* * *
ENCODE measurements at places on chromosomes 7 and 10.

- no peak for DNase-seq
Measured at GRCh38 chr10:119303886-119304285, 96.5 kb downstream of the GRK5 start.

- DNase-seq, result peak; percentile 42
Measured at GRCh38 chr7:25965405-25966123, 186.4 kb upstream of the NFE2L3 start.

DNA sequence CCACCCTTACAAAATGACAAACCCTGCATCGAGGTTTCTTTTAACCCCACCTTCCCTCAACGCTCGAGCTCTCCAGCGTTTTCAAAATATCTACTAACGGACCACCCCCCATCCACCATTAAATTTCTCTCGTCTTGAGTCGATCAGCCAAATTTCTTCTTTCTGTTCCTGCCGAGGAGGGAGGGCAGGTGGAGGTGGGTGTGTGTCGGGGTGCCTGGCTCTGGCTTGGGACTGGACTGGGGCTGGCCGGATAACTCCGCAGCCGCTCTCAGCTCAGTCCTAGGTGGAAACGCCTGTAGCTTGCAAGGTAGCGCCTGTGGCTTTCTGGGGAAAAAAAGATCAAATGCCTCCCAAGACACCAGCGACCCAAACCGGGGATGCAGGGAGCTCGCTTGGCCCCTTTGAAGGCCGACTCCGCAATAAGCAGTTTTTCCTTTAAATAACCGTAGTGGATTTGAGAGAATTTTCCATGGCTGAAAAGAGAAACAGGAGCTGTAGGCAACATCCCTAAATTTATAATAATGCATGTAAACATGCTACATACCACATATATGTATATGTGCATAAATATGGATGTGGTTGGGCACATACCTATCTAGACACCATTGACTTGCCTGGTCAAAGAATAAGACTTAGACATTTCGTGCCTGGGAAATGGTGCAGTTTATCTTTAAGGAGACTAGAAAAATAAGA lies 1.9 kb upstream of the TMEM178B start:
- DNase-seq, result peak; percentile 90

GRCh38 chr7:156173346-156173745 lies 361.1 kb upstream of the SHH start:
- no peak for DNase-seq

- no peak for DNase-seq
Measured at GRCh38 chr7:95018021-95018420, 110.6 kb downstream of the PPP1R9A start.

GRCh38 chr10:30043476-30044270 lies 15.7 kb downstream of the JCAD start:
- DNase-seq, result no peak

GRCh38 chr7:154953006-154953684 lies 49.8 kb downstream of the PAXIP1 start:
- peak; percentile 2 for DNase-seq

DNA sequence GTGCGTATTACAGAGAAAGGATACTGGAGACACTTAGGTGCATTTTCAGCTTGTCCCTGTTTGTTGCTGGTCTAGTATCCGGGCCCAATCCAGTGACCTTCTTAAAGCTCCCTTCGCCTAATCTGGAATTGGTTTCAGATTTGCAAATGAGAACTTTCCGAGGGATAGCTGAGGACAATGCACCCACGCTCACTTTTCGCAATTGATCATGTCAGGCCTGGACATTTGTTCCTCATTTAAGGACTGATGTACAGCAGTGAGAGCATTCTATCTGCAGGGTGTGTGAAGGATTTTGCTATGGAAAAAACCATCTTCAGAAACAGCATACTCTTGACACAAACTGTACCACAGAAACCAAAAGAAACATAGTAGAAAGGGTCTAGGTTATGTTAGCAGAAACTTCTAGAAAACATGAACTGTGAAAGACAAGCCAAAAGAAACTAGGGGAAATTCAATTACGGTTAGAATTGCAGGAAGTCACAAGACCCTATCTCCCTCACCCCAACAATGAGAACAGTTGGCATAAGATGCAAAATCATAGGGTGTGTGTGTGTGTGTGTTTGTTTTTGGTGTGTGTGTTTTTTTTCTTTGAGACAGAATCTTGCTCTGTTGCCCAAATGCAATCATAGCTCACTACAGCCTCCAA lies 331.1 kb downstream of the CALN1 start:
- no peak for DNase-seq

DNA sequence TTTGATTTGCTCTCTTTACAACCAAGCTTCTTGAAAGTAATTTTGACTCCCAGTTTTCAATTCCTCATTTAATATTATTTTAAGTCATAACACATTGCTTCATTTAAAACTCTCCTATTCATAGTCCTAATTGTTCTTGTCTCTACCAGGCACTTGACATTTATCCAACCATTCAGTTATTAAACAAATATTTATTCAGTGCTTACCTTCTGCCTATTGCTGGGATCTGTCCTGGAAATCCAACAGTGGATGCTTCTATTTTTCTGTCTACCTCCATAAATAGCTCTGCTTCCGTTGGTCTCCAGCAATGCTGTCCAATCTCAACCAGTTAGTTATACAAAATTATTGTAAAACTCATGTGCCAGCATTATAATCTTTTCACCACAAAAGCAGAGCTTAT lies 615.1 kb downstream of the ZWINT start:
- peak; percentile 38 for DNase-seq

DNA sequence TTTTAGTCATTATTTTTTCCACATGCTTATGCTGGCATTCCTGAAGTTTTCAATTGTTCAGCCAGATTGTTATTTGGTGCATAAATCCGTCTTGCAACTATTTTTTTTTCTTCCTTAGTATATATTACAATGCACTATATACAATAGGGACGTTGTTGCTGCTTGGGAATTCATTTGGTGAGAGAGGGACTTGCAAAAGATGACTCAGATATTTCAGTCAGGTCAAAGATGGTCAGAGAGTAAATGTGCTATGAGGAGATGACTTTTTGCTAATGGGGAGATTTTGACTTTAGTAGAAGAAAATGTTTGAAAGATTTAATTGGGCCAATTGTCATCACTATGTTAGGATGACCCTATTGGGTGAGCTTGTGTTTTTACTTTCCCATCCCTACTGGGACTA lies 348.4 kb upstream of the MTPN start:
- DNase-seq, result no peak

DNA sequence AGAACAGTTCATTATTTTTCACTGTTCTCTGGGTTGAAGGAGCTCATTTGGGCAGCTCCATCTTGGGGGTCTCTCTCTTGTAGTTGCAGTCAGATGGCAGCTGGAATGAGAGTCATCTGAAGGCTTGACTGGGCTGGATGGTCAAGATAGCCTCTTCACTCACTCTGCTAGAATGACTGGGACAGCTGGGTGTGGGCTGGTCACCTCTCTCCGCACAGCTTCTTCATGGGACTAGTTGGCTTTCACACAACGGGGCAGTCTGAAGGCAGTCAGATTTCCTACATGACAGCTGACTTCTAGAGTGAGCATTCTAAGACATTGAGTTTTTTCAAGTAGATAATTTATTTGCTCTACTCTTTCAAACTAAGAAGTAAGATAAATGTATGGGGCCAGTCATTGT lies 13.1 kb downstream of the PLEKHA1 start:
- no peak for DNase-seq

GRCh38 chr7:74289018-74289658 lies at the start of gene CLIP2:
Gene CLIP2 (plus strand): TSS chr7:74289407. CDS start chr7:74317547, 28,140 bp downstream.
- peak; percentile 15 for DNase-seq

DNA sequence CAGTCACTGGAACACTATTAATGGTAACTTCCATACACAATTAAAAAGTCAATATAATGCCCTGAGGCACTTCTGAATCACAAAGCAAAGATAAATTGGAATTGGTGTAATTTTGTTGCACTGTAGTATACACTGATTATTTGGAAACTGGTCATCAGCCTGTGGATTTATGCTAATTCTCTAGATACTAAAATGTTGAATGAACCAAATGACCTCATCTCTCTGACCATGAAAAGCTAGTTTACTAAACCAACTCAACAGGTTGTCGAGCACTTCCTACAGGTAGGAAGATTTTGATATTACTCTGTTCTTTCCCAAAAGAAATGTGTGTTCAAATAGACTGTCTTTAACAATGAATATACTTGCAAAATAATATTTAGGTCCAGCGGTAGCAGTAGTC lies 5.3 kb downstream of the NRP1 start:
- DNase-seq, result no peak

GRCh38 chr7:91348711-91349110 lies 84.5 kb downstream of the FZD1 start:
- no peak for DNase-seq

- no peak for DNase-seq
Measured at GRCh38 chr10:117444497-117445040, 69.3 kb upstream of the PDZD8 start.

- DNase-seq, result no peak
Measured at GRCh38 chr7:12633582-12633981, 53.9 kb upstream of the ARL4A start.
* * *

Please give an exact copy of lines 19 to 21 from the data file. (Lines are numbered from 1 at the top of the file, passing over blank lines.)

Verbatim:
- peak; percentile 38 for DNase-seq

DNA sequence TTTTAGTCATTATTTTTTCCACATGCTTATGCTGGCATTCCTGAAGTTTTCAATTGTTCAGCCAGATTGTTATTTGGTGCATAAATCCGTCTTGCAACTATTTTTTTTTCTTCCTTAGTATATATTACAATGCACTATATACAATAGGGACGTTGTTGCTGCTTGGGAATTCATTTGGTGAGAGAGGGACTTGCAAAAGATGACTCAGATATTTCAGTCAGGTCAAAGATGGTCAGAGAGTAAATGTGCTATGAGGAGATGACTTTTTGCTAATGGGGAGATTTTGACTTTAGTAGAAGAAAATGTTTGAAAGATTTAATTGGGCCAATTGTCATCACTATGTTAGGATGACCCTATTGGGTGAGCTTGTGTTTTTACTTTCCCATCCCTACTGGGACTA lies 348.4 kb upstream of the MTPN start:
- DNase-seq, result no peak